fbpx
Layne env: IyL-ketiv

by Matt Bussey, May 4, 2021

What are Part Numbers and Stock Numbers in BOM?

Level 2 Part 2
Back to Blog

This is the second part in the “Level 2” BOM Series. These blogs will be focused on Bill of Materials (BOM) management.

The Level 200 topics include:

In BOM 201, we discussed when two or more components with the same Part Number need to remain as separate components.  In Autodesk Inventor, this can be done using the Stock Number iProperty and setting up Parts List formatting to account for the Stock Number.

What is a Stock Number?

Part Numbers are usually a unique way of identifying a part in Inventory.  When a component gets a Part Number, this is a way of making it unique.  However, common practices with items such as cut length components and fasteners are not straight forward.

With cut length parts, the part number is often a common “stock” that individual pieces are cut from. It is meant to represent the common stock identifying part number.

How to Use Stock Numbers

bom-202-1-stock-number

To use the iProperty requires setting up drawing Parts List styles to substitute it for Part Number.  By doing this substitution and leaving the Part Number blank in each of your cut length part files, the BOM will NOT merge the cut length stock together (so each length will be its own line item), but the Parts List will show it as the Part Number for each.  Follow these steps:

  1. In a drawing, choose Manage -> Styles Editor…
  2. From the Styles Editor, choose a Parts List style to edit
  3. In the Default Column Settings group, in the Property column, double click Part Number (or right click and select Format Column).
  4. In the Format Column dialog, select the Substitution tab.  Click Enable Value Substitution
  5. In the “When exists, use value of” dropdown, select Stock Number if it is listed.  If it is not listed, select Browse Properties… and select Stock Number from the list of properties.bom-202-2
  6. Click OK to exit the dialog and save the Parts List style.  You can now apply this style to all existing and new Parts Lists, and the Stock Number will be used if it exists.  To use it in other drawings, you can save it to a Style Library to make it available to all drawings.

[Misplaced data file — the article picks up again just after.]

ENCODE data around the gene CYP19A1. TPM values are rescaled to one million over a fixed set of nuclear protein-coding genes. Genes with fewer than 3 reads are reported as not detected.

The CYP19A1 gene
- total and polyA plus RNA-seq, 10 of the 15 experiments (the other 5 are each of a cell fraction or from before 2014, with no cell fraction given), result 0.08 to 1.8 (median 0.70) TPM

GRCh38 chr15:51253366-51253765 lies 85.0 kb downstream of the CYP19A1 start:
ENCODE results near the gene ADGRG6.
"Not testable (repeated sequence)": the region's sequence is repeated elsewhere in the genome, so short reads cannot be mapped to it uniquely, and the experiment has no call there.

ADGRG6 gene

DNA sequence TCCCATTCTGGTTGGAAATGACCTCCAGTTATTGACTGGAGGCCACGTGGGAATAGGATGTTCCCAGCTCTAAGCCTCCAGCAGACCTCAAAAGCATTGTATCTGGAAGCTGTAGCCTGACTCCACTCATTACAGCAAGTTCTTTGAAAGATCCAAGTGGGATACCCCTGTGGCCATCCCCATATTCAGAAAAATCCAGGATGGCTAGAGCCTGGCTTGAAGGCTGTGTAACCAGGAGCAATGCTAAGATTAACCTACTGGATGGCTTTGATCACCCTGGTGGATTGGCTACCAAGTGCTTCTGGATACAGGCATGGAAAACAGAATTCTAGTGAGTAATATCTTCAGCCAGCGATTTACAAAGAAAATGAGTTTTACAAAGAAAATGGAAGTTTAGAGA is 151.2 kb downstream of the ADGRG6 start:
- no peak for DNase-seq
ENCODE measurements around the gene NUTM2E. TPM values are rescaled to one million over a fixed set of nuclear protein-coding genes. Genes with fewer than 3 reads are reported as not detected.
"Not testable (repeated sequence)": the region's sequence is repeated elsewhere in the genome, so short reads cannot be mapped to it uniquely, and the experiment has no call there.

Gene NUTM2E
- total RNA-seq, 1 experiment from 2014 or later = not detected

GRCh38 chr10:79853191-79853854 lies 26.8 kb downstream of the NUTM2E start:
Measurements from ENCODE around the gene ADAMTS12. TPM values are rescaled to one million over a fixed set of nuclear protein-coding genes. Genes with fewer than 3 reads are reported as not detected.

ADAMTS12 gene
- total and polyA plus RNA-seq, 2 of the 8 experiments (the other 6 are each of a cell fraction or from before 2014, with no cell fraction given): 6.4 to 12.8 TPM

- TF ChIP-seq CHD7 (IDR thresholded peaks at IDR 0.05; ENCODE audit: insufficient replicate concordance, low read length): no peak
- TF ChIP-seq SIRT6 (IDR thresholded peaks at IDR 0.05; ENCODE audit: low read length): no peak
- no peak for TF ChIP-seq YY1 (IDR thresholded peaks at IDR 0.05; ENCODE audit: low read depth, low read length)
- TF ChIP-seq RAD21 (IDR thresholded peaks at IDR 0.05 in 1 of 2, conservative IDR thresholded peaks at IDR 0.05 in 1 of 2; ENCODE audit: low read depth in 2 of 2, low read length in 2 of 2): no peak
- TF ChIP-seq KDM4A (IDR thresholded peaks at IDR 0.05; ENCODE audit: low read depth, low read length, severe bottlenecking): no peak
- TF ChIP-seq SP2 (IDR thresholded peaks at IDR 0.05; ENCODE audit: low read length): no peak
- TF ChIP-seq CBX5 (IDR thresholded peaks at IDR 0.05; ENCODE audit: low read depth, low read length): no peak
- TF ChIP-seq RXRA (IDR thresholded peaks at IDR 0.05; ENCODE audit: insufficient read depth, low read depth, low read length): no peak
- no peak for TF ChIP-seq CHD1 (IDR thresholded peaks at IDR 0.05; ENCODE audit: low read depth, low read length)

iParts, Part Numbers, and Stock Numbers

If you are using iParts that do not generate unique part numbers for each iPart member, this can cause some unwanted rollup.  To clean up unwanted rollup, follow these steps:

  1. Open the iPart Factory and open the iProperties for the factory
  2. Copy the Part Number to it, and delete the Part Number entry
  3. Save the iPart Factory.

On the next assembly update, all iPart members generated from the factory will update to have their Part Numbers blank and their Stock Numbers set the same as the factory.  Setup Parts Lists as described above to show the Stock Number instead of the Part Number in Parts List.

Summary

The Stock Number is a property that is used to identify components that need the same part identifying number or property but should not be considered equivalent components. Parts Lists can take advantage of it by formatting the Part Number column with a substitution.

Check out the next post where we we will discuss why equivalent components get *Varies* error for properties and how to handle this situation in the Bill of Materials.

Back to Blog

Leave a Reply

Your email address will not be published. Required fields are marked *

More stories from KETIV

Blog

Inventor On-Demand Webinars

With a powerful blend of parametric, direct, freeform, and rules-based design and documentation capabilities, Inventor has been a trusted partner to engineers and designers for the past 20 years. With the 2020 software update, Inventor incorporated…

Read post
Blog

How to Create Custom Sketch Symbols in Inventor Professional

Sketch symbols are used to create custom sketch symbols that are unique to the industry you work in, so you can communicate your design intent. The name “sketch symbol” may be misleading because a lot of users might think the sole purpose of…

Read post